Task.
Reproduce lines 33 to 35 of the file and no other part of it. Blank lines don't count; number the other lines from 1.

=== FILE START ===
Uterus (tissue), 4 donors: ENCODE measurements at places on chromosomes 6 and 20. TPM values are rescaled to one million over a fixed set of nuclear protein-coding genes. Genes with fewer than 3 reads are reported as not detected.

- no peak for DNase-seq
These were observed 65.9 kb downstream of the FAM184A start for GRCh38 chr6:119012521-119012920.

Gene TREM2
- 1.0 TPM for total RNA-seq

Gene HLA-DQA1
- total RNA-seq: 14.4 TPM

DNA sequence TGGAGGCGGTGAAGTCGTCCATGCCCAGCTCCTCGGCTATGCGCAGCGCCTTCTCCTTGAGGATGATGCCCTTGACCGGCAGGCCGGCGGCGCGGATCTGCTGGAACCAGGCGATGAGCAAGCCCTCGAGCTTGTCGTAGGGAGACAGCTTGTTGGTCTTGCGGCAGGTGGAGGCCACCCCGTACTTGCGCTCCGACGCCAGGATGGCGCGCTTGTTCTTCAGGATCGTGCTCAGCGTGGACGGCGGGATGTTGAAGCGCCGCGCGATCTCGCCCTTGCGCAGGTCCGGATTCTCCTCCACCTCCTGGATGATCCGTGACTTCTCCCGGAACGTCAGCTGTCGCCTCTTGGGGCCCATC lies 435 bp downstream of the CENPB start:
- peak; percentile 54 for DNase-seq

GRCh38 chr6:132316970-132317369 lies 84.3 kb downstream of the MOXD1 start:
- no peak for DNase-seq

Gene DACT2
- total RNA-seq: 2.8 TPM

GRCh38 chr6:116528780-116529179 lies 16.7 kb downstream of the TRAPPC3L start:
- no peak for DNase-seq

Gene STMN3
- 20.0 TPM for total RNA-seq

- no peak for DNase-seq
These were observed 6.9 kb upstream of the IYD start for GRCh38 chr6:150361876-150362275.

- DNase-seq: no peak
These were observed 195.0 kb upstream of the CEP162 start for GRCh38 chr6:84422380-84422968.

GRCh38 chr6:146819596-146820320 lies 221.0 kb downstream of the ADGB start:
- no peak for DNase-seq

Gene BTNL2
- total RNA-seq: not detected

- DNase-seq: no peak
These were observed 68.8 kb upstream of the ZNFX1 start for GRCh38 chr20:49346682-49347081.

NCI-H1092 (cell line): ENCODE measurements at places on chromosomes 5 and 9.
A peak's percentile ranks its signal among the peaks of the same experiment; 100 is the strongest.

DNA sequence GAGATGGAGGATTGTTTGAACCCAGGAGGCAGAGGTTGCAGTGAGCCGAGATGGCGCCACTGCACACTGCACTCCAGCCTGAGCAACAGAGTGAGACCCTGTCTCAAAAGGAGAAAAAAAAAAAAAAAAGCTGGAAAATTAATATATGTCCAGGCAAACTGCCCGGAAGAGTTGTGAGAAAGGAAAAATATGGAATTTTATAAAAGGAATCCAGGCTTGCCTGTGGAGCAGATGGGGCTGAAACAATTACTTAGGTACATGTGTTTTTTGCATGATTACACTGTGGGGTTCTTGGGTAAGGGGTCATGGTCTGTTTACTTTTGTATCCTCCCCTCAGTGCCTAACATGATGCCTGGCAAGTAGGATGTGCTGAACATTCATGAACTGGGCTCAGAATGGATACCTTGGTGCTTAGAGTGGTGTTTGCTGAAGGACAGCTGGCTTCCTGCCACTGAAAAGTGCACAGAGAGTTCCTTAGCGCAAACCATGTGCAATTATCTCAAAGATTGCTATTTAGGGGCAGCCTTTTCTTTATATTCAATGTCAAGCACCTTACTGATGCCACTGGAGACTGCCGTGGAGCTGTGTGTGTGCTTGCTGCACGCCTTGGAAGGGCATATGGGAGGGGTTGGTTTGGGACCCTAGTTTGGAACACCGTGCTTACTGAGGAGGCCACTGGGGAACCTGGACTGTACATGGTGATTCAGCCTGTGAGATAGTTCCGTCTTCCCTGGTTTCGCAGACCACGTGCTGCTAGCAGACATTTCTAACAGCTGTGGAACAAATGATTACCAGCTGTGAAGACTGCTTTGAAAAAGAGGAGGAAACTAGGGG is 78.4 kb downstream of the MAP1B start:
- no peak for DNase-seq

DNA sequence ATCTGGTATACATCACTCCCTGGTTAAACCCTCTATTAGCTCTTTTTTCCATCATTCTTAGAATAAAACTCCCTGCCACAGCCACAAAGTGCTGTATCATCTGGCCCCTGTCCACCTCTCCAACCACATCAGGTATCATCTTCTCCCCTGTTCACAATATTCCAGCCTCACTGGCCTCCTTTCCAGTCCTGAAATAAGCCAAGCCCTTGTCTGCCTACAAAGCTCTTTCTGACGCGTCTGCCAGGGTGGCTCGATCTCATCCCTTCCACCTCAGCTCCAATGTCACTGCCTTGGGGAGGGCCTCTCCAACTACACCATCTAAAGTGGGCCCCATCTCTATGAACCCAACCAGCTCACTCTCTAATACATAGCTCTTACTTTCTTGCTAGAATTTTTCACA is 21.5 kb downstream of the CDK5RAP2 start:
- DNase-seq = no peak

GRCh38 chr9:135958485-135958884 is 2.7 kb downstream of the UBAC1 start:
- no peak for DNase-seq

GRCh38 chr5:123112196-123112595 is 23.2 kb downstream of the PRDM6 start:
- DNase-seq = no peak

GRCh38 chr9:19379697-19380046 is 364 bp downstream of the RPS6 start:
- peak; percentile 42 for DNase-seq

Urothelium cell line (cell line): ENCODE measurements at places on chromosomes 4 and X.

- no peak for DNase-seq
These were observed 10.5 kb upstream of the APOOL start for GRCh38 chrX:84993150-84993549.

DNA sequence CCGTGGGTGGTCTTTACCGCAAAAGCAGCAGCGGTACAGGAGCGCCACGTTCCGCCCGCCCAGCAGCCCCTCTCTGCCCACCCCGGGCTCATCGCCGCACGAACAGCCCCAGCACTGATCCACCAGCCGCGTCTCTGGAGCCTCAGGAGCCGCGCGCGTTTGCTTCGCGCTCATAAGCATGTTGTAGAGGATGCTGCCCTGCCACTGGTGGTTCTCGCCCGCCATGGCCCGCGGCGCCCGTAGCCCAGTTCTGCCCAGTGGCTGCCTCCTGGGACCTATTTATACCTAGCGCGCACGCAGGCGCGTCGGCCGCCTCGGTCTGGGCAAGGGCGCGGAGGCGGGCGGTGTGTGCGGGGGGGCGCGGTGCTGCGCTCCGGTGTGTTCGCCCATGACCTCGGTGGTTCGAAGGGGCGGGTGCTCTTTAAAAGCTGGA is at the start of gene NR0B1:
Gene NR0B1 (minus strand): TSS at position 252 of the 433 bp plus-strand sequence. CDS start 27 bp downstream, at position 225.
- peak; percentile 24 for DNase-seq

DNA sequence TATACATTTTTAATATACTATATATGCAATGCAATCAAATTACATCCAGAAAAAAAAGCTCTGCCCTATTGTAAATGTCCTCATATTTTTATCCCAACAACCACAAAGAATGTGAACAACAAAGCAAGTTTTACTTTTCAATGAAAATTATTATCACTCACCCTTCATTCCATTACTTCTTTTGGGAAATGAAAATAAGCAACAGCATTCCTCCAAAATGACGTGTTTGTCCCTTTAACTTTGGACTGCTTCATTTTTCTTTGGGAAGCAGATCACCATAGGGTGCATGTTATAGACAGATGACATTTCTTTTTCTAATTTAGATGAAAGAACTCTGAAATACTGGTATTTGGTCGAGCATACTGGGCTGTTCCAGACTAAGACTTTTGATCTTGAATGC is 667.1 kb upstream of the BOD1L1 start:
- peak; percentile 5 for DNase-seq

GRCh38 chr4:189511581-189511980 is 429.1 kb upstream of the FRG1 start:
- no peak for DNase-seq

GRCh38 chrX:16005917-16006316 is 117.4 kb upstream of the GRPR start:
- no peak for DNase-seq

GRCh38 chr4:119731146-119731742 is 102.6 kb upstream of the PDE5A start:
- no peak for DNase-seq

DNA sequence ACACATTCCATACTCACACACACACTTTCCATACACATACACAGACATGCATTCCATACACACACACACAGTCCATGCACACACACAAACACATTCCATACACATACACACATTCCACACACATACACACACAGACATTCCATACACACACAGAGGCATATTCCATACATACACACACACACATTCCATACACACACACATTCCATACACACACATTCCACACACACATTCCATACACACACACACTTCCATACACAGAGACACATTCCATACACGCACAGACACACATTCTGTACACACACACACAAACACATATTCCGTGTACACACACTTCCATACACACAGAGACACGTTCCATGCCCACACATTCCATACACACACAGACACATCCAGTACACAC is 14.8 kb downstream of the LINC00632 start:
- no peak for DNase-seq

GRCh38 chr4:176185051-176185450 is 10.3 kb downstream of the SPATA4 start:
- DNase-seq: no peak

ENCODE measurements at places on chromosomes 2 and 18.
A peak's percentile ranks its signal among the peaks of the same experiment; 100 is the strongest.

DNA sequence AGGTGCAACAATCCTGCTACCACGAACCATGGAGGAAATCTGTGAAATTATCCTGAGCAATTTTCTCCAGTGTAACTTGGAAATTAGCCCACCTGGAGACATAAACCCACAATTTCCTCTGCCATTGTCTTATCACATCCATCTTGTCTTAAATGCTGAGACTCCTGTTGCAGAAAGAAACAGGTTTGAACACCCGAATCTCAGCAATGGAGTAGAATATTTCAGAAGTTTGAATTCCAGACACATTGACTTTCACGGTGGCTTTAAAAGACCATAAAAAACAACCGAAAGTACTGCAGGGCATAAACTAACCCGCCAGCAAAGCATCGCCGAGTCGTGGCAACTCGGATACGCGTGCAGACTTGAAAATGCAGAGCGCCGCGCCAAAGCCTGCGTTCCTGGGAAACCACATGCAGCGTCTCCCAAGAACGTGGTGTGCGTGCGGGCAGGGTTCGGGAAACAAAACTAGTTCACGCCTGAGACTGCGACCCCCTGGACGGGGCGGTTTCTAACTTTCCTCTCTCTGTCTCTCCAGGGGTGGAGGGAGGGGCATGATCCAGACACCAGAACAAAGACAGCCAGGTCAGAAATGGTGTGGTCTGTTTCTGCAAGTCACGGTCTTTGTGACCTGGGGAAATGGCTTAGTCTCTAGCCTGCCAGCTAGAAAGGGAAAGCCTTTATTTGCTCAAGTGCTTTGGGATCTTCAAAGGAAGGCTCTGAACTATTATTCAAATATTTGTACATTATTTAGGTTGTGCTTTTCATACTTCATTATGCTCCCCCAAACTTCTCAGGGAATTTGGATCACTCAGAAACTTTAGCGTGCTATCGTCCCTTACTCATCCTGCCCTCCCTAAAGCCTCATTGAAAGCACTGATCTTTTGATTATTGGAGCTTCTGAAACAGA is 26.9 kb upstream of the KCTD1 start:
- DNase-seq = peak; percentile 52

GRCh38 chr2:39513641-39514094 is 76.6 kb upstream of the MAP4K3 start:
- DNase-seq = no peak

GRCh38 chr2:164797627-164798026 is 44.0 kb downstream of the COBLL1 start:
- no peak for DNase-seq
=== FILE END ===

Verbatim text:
- DNase-seq = no peak

GRCh38 chr9:135958485-135958884 is 2.7 kb downstream of the UBAC1 start:
- no peak for DNase-seq